Other oral pathological conditions have been observed in individuals dependent on cocaine. Three common conditions are gingival hyperplasia, erosive lichen planus and herpetic gingivostomatitis. Ecchymosis of the oral mucous membranes, which appears as a bruised or hemorrhagic area, is due to allergic thrombocytopenia. It has been reported in cocaine abusers and is a result of an abnormal decrease in blood platelets. Gross scaling or curettage procedures performed at this time on these individuals would result in abnormal bleeding.
Leukodemia, abnormally retained sponge-like epithelial cells and hyperparakeratosis, a disorder appearing as a thick fur-like area on the dorsum surface of the tongue, which affects the horny layer of the epidermis, are also resultant pathology related to cocaine use.
Know systemic conditions, too
Recognizing the oral manifestations of chemical dependency is important to the clinician as well as recognition of the accompanying systemic problems that could affect the delivery of dental care.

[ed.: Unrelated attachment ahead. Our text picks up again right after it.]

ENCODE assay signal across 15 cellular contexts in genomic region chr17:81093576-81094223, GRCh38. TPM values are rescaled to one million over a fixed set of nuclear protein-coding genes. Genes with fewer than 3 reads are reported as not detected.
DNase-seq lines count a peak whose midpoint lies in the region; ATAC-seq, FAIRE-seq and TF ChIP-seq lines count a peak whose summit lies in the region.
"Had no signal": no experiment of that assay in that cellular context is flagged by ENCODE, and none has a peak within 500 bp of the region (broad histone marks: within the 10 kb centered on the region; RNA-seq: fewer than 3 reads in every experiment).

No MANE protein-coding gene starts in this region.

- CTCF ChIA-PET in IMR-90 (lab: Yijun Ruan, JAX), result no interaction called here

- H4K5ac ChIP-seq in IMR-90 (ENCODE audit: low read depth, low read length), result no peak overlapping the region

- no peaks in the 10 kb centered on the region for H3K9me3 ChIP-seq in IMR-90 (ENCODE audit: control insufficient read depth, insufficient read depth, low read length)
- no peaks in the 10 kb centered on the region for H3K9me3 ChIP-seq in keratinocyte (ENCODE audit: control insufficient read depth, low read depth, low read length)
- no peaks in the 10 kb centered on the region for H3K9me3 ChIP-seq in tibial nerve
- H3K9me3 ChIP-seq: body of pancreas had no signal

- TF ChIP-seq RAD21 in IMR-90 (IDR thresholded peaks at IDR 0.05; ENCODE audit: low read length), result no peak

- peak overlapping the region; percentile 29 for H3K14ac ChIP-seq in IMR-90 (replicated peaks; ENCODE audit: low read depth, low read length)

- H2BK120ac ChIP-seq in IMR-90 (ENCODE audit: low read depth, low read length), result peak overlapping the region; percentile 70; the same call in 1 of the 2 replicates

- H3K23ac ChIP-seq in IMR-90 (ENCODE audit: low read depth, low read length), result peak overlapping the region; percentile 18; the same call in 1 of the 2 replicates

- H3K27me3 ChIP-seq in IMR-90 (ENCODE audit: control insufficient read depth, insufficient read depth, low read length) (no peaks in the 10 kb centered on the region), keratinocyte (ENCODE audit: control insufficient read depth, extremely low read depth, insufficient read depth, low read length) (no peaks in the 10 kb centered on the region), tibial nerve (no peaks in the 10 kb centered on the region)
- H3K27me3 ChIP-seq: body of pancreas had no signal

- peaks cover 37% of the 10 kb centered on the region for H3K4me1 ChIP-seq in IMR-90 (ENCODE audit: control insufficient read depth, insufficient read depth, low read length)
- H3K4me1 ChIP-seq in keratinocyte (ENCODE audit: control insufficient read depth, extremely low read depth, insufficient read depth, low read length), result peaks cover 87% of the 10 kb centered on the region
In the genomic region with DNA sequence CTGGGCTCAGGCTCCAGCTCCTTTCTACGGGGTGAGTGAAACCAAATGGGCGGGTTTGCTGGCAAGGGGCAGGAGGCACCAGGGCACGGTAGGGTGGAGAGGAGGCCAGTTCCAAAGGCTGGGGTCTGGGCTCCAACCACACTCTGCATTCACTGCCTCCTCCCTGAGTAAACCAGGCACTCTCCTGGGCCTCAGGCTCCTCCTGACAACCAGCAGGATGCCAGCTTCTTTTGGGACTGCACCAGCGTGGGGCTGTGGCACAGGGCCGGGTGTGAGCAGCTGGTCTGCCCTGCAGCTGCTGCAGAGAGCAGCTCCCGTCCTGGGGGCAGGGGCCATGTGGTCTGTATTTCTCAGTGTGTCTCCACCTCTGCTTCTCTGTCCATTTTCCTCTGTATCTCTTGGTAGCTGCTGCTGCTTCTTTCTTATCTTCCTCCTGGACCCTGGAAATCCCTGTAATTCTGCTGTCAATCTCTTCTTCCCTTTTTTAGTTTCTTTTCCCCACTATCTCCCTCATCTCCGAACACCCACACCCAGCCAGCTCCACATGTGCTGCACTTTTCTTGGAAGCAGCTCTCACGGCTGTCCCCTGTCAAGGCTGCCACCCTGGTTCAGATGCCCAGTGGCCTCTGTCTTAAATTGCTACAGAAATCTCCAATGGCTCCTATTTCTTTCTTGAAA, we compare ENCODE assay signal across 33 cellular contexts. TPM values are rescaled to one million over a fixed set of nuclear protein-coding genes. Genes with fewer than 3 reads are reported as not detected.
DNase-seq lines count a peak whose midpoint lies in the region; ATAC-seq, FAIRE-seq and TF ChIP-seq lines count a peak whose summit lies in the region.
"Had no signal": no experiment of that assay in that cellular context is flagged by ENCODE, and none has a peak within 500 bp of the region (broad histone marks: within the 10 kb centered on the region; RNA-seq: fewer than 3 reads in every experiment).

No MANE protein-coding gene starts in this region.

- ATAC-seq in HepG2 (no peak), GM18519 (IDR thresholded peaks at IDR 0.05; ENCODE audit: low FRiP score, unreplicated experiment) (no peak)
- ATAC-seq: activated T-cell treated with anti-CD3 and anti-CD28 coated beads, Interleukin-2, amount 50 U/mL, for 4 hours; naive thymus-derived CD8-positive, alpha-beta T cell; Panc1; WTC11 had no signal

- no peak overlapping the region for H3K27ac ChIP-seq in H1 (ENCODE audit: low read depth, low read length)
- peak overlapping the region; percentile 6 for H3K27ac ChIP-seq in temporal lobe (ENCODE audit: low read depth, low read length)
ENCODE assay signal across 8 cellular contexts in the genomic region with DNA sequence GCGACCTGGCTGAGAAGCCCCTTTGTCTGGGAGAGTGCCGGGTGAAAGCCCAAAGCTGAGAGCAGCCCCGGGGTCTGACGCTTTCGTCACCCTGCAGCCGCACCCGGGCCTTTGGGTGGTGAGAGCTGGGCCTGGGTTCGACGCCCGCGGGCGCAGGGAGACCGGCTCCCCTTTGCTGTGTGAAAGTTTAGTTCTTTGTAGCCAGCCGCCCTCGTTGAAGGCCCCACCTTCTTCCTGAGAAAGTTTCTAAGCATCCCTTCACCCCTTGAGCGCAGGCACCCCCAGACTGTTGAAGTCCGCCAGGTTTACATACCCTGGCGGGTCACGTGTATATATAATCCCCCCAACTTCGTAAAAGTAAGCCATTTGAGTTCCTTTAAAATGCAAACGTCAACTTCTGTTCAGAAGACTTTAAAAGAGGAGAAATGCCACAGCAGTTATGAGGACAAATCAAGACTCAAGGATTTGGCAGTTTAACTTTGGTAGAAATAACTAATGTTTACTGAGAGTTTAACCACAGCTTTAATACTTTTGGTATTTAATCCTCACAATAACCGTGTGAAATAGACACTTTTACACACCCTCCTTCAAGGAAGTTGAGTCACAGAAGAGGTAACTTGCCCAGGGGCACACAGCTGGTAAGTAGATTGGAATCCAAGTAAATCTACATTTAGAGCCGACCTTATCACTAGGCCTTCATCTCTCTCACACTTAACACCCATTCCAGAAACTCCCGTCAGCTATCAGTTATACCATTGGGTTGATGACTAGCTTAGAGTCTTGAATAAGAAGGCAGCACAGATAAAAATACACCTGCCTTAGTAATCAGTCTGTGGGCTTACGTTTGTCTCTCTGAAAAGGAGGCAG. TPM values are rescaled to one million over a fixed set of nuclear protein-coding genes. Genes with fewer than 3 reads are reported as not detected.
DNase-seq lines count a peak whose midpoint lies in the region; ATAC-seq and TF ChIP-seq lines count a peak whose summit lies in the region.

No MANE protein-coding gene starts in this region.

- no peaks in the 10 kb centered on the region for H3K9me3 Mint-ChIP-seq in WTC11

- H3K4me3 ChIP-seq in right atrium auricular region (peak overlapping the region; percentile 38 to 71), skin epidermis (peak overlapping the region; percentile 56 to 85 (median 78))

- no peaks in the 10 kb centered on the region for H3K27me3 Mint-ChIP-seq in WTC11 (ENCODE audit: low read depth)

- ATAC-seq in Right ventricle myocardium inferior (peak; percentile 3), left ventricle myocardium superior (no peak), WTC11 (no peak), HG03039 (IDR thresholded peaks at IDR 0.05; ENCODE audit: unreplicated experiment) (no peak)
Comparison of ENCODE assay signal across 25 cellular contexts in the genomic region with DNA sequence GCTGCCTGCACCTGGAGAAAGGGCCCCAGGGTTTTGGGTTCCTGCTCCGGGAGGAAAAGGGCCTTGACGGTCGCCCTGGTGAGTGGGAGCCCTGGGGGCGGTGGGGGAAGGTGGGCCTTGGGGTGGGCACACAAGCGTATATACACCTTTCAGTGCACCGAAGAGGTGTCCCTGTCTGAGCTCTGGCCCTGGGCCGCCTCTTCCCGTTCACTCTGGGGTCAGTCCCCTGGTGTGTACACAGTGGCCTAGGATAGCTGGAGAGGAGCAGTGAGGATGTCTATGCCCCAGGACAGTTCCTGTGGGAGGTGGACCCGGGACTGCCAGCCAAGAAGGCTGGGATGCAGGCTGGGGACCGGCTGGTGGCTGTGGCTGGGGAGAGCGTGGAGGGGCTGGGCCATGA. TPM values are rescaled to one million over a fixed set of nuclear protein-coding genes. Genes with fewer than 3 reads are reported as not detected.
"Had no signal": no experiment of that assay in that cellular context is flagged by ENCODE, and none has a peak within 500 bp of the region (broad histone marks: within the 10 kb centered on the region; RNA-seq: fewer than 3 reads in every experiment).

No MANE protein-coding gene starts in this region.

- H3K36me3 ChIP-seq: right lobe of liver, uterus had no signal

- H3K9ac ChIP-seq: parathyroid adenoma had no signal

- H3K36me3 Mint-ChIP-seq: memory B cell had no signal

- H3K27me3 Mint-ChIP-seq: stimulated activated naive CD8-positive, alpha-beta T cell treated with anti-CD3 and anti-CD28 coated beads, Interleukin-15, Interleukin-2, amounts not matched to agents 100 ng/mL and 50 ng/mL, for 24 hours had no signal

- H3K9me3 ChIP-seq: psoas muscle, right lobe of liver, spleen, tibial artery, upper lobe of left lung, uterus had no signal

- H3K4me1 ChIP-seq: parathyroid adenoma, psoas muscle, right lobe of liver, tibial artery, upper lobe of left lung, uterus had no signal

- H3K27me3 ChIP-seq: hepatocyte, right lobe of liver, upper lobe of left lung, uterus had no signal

The patient we may be providing treatment to may have recently used CNSSs and could experience life-threatening complications such as cardiac arrest, a hypertensive crisis or a cerebrovascular accident. Those individuals who have recently used cocaine or amphetamines may be hyperkinetic, hypertensive, or may experience tachycardia or tachypenia. The introduction of any vasoconstrictor at this time could be fatal.
Both amphetamines and cocaine may be injected and any individual with a history of IV drug use should be evaluated by his physician for organic valvular heart disease. When the non-sterile needle enters the vein the contaminated blood is carried to the heart and may eventually damage the tricuspid valve, which lies between the right atrium and the right ventricle. This places these individuals at risk for developing SBE (subacute bacterial endocarditis) after an invasive dental procedure. If the individual has also abused alcohol, the combination of the cocaine and alcohol may result in the patient being immunocompromised.
As dental health educators, we should consider the advice from the Partnership for a Drug-Free America and then pass it on.